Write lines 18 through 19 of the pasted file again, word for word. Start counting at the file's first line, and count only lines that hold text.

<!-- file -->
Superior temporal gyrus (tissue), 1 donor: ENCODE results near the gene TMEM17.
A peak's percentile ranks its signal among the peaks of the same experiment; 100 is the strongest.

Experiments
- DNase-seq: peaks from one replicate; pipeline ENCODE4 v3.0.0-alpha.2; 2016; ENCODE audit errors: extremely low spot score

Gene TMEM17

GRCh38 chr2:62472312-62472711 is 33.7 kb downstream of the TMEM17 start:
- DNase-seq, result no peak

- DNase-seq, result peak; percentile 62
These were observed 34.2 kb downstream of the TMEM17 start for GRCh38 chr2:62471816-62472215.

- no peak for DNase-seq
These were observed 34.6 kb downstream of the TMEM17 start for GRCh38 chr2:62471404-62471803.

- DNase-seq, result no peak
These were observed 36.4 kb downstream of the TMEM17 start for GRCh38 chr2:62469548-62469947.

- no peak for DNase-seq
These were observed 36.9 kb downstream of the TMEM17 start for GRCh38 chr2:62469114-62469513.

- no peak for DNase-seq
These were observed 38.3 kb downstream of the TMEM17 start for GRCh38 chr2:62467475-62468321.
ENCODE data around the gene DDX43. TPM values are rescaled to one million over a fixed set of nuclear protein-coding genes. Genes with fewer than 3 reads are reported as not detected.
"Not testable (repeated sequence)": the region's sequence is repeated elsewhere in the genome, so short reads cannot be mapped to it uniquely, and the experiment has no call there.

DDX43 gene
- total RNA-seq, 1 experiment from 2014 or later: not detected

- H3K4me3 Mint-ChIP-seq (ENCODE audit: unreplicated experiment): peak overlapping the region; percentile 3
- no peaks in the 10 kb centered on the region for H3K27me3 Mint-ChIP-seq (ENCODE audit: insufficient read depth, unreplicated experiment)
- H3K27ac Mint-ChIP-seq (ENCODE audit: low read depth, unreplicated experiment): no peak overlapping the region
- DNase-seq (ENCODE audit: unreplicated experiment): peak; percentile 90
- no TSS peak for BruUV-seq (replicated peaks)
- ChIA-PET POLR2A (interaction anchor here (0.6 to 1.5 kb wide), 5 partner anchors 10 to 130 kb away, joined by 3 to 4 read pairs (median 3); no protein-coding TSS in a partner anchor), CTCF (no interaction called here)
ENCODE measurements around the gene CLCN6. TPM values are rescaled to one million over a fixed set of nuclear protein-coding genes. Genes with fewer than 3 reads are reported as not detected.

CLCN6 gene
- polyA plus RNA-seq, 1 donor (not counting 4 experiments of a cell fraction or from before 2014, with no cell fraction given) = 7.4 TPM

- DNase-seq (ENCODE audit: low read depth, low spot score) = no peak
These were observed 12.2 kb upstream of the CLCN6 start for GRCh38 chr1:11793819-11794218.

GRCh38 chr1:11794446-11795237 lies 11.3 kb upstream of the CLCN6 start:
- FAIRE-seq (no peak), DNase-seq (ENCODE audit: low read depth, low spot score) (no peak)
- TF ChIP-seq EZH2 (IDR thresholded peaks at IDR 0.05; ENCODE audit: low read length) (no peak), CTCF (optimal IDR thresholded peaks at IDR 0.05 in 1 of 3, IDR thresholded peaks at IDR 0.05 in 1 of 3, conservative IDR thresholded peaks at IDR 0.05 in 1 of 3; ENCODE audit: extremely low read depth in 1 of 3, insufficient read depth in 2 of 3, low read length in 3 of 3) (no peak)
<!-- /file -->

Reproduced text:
ENCODE data around the gene DDX43. TPM values are rescaled to one million over a fixed set of nuclear protein-coding genes. Genes with fewer than 3 reads are reported as not detected.
"Not testable (repeated sequence)": the region's sequence is repeated elsewhere in the genome, so short reads cannot be mapped to it uniquely, and the experiment has no call there.